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Meet Khiry, the Afro-Futuristic Jewelry Line Launched By a College Student

 And that's not even the most impressive thing about it.

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Photo: Khiry

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Just over a year ago, Jameel Mohammed — then a 21-year-old political science major at the University of Pennsylvania — successfully secured funding to launch his jewelry line, Khiry, with the help of Kickstarter. Just over 400 backers pledged a total of more than $25,000 to help the college student bring the line, which promised a “new vision of luxury, inspired by the rich and complex cultures of the African Diaspora” to life.

That’s already huge for someone who’s only just reached legal drinking age. And a lot has happened since then.

Mohammed debuted his Afro-futuristic spring/summer 2017 collection at New York Fashion Week, launched an e-commerce site, and was picked up by Moda Operandi for a trunk show, all last fall. That laundry list of accomplishments is impressive — did I mention he also interned at both Nicole Miller and Narciso Rodriguez while still in high school? — but the substance and concept behind the now-22-year-old’s brand is the most inspiring part of his story.

When you hear it in his own words, it makes the jump from poli sci to jewelry designer seem much less random. “During my sophomore year, I was watching all of these protests,” Mohammed told me by phone. “Michael Brown had been killed, Ferguson was just beginning, so all of my friends and I were in the streets protesting. I saw amongst this group of people an incredible amount of love and passion, and just a desire to be validated and understood fully... And then I looked in the media, and they looked at the protests and they said ‘Oh, these people are rioters, they can be immediately discredited. Their perspective doesn't mean anything, we don’t have to pay attention to it.’”

During this time, Mohammed realized the potential within Khiry to create real dialogue about the complexities and multitudes of blackness, instead of just making jewelry because it was beautiful or fun.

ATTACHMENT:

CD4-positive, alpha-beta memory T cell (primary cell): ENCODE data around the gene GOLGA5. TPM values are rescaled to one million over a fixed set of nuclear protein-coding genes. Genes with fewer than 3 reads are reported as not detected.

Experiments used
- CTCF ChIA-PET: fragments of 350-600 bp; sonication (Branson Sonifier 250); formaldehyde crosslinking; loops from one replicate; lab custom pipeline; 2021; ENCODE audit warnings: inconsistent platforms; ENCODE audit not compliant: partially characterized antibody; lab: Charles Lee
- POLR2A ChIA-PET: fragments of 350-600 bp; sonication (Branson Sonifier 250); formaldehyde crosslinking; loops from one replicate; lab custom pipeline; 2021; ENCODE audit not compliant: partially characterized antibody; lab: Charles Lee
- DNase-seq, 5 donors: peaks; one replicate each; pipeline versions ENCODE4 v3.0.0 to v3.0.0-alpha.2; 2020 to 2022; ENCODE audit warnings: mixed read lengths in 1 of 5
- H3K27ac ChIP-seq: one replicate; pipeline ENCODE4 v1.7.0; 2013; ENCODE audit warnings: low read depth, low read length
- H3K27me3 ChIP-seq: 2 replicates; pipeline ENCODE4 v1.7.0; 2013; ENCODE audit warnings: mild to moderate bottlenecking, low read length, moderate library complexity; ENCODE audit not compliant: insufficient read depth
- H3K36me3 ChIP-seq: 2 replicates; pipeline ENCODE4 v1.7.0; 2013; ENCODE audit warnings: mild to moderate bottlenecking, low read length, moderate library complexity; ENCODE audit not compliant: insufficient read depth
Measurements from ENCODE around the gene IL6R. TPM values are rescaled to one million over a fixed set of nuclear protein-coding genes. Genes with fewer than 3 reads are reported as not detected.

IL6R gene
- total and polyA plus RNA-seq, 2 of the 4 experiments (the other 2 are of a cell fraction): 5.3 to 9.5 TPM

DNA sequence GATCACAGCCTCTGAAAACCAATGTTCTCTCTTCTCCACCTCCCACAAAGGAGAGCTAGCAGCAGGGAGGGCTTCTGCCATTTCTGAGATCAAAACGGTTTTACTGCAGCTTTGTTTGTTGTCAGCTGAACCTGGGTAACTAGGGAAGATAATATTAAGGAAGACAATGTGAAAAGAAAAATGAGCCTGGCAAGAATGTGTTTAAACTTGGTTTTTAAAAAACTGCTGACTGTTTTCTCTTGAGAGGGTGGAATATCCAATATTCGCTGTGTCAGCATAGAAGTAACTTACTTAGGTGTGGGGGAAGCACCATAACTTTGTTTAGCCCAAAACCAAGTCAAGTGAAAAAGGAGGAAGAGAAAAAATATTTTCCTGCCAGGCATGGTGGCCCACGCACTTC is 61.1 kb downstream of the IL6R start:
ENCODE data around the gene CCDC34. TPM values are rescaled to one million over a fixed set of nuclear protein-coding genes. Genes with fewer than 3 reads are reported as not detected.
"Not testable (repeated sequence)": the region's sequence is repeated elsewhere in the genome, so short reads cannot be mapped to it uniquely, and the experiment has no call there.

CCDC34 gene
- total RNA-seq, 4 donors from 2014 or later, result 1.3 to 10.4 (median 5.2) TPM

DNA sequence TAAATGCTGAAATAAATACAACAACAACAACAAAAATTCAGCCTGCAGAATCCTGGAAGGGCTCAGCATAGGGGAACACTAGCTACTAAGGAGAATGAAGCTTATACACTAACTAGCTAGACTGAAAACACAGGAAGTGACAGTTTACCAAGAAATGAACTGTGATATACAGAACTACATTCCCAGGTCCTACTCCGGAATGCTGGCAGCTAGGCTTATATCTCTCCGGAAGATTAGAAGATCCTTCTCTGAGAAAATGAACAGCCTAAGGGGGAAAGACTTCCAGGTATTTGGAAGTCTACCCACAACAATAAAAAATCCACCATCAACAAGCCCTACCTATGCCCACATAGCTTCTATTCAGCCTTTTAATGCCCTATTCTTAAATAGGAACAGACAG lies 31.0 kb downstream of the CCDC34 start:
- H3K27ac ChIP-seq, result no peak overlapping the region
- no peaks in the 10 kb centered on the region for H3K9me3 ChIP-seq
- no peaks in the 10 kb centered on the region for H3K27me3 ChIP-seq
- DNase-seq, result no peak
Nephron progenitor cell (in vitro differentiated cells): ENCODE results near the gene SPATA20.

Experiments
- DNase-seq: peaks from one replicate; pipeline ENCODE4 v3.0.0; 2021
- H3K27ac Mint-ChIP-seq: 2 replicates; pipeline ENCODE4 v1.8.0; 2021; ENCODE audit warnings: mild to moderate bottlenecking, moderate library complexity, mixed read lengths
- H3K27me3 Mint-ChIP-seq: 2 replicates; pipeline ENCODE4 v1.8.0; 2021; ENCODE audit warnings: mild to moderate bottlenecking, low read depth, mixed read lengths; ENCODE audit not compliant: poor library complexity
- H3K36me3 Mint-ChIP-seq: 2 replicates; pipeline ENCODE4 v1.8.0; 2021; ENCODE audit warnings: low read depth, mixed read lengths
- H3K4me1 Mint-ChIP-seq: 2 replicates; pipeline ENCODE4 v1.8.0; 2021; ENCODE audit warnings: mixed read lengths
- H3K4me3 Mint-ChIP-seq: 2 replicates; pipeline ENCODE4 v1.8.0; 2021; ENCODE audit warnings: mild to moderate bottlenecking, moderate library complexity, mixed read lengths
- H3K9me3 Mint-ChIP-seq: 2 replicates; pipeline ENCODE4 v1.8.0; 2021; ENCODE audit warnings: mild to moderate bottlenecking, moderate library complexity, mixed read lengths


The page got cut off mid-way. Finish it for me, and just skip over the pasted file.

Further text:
“As a designer, I think that one of the most important things design can do is force people to pay attention to you,” says Mohammed. “If you’re creating a brand from the bottom up, you can seek to inject that humanizing beauty of black culture into it as a means of presenting an alternative image.”

For Mohammed, this means challenging the notion that blackness can't be luxurious or refined. “What I’m trying to do with the whole collection is look at references from throughout the diaspora — from the past through things that are happening in the contemporary moment — and try to really push it to a sleek and modern place,” he says. It’s important to Mohammed that his representations of the diaspora are honest and culturally accurate, and not reductive or leaning on a perceived “African” culture. (See: overuse of tribal prints.)

It was obvious even after our very brief, albeit friendly, phone call that he takes an incredible amount of pride in the fact that through Khiry, he is shining light on the parts of the African diaspora that often go unnoticed. The lavish parts, the strong parts.

You can see examples of this in the silhouettes that feel pretty signature to Khiry at this point, like the Khartoum style, a circle that starts thicker and narrows as it rounds up. You’ll find the design in both ring and bangle form on the brand’s e-commerce site. (Mohammed told The Coveteur earlier this year that the shape was originally inspired by big-horned cattle that are herded by the Dinka tribe in Sudan.)

When asked what the biggest moment has been for the brand thus far, Mohammed made note that the biggest moments are yet to come, and we’re inclined to agree.

He took the past semester off to completely focus on Khiry, from sourcing the next collection in New York City to working with his two-man team to accelerate brand growth. “We’re really excited. This summer is going to be kind of a big moment for us,” Mohammed says, hinting to new marketing strategies the brand will implement over the next few months.

It’s exciting to hear him so optimistic, considering he’ll soon be juggling Khiry and school as he heads back to finish his senior year. “It’ll be hard,” he says. “But the people I really admire are the people that took their opportunities really seriously and really capitalized on the chances they were given. I think it’s all going to go really well.”